Subsequently, and as events would soon unfold quickly and dramatically, the Chief Justice returned my decision to the Court en banc, and declared that unless somebody changed his mind, he was promulgating my decision. Justice Edgardo Paras, who was one of the eight who had stamped their imprimatur on my decision, indicated that he did not want to “clip the wings of the military” and that he was changing his mind. This sudden reversement under the circumstances surrounding its manifestation, took me aback for which I strongly voiced my protest for a case (although the majority is very slim) that I had thought was a settled matter.

I am aware that similar events in the Supreme Court are nothing uncommon. The following are the ringing words of my distinguished colleague, Justice Ameurfina Melencio-Herrera, but they could just as well have been mine, as far as the instant controversy is concerned, and I could not have put it any better:

“It has taken all of a year and four months to what, I hope, will see the final disposition of this case, notwithstanding periodic reminders for an earlier resolution. It is this delay that has caused me a great deal of concern. It is, to me, a crying example of justice delayed and is by no means ‘much ado about nothing.’ … Nor is the question involved ‘none too important.’ … The bone of contention is whether or not a criminal complaint, which is an offense against the State, may be dismissed on the basis of an amicable settlement between the complainant and the accused, who is a public officer.

“As assigned initially, I was to prepare the opinion of the Court. My original ‘ponencia’ annulling the Order of respondent Municipal Judge Eriberto H. Espiritu dismissing the criminal case against respondent Mayor Emiliano Caruncho, granting the petition for Certiorari and Mandamus, and ordering respondent Municipal Judge to reinstate and proceed with the trial on the merits of the criminal case against respondent Mayor without further delay, was circulated beginning July 30, 1982.”

Te said that stopping the promulgation of a Supreme Court decision does not fall under impeachable offenses – particularly betrayal of public trust, which Biraogo appeared to be alluding to in his statement during last month’s press conference. “I do not believe that the failure to promulgate, for so long as the reason is clear and is not intended to favor a specific party, would be actionable,” Te said.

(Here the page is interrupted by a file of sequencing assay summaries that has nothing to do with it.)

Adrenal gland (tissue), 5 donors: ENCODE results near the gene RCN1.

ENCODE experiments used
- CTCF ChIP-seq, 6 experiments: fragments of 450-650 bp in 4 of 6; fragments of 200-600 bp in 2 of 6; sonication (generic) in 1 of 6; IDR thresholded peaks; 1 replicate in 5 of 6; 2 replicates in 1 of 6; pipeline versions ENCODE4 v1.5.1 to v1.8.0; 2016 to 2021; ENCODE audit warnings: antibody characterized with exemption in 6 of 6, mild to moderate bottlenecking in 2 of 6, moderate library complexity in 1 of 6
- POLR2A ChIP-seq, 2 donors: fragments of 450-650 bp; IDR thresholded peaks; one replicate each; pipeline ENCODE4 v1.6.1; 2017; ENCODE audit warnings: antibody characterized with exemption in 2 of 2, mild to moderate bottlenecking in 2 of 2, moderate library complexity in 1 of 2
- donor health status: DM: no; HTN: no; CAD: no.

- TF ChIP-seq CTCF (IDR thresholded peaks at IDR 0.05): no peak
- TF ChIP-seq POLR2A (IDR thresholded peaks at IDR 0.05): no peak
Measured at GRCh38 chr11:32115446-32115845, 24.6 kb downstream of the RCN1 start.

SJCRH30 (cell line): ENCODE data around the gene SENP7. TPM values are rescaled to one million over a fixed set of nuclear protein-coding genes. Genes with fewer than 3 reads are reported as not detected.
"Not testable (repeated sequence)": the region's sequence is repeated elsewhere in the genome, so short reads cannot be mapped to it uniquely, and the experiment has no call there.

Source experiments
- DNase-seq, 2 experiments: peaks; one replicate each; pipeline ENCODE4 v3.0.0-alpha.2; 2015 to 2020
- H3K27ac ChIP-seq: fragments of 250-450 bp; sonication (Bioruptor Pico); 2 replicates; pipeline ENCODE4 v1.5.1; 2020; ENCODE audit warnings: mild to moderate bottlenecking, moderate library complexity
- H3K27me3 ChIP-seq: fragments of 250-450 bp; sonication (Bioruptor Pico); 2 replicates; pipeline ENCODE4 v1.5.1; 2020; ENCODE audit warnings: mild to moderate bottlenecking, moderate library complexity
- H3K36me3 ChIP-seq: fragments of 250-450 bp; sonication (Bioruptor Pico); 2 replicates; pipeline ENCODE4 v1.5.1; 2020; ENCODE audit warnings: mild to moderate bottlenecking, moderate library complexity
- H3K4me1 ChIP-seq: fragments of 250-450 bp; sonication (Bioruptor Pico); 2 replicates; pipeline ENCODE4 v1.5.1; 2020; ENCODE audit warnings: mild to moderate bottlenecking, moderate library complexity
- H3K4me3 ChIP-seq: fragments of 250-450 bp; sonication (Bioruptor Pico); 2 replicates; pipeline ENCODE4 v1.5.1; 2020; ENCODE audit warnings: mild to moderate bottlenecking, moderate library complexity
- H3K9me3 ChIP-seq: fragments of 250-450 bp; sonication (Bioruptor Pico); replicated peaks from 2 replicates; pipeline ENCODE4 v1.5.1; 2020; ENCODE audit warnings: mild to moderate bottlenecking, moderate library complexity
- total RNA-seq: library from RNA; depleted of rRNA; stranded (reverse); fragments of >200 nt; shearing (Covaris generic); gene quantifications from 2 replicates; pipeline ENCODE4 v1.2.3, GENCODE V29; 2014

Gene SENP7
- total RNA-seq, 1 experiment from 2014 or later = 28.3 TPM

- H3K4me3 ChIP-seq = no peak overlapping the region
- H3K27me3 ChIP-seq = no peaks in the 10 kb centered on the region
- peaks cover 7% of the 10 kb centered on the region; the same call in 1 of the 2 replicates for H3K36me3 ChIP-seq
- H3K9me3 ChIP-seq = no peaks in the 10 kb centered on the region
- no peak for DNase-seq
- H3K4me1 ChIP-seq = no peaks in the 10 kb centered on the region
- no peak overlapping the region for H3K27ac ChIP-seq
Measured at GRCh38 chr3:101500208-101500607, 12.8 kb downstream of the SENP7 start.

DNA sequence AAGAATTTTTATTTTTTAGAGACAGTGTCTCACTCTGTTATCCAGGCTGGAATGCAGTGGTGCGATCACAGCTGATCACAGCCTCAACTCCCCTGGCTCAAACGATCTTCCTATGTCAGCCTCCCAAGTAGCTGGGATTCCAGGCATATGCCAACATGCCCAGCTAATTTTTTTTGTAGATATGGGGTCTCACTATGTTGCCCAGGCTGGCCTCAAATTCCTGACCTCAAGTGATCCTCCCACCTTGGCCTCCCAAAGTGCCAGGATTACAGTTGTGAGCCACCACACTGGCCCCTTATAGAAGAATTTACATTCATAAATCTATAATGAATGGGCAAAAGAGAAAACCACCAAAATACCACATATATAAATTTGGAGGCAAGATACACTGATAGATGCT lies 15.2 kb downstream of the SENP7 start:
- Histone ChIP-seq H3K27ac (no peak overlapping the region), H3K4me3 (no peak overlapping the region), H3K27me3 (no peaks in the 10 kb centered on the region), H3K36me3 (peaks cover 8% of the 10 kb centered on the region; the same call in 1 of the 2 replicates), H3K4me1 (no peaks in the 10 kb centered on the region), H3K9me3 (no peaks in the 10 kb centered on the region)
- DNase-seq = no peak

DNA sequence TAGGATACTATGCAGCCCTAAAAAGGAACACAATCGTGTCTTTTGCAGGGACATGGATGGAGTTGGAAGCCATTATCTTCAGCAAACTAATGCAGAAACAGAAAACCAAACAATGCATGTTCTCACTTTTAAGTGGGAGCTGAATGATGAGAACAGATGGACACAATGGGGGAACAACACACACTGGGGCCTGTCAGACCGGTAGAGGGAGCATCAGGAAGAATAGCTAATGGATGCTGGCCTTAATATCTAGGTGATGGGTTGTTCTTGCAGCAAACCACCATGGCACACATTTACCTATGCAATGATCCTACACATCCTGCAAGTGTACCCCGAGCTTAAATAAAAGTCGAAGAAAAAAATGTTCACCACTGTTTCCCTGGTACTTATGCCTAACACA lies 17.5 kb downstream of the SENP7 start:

Considering the legal basis for the non-promulgation of the July 15, 2008 draft decision on the Limkaichong case, the issue of the alleged impeachment moves against Puno has assumed political color. Suspicions are rife that Malacañang may have a hand in the impeachment bid against the highest official of the Philippine judiciary.

Malacañang, through Press Secretary Jesus Dureza, has denied having a hand in the alleged moves against Puno. “In fairness, that speculation is so unfair,” Dureza said in a radio interview last Jan. 11.

Asked whether Arroyo stands to benefit from Puno’s impeachment, Te replied in the affirmative. “At this point, Gloria stands to gain from any measure that would ensure that she is not prosecuted for the crimes she has committed – all the impeachable offenses she would have been found liable for had it not been for JdV’s (Jose de Venecia) and later Nogi’s (Prospero Nograles) respective Houses,” he said.

Te warned that even if Puno survives the alleged moves to impeach him, he should brace for more plots by those who want him out of the Supreme Court.

“Take note that it is not only through impeachment that Puno can be ousted,” Te said. “If he is forced to resign, same effect. If Puno weathers this, expect more to come out in the future because Gloria’s supporters might be hoping that Puno would find it untenable to continue.”

He said Puno should expect his connections with businessman Eduardo “Danding” Cojuangco and his closeness to Estelito Mendoza during the presidency of Ferdinand Marcos to be played up.

One of Puno’s sons is a top-ranking executive at San Miguel Corporation, where Cojuangco – a top Marcos crony – is the present chief executive officer. From 1971 to 1974, Puno was a solicitor at the Office of the Solicitor-General (OSG), which was then headed by Mendoza.

Te also said that those who want Puno out will not stop even if he will be the only non-Arroyo appointee in the High Tribunal by the time Arroyo completes her appointment of seven new justices later this year.

“One may ask, why the big deal?” Te said. “It is a big deal because the spectacle of a Puno and Carpio dissent every time would be a great blow to legitimacy. I think Gloria wants what Marcos never got – an exit into history without a cloud. Her last best chance is for a Supreme Court to rewrite history. With Puno and Carpio still there, I don’t think this would be possible.”

He also said the best way to maintain whatever independence the judiciary still has is for Puno to “stay put” until 2010, when he reaches the age of 70 – the mandatory retirement age for Supreme Court justices. (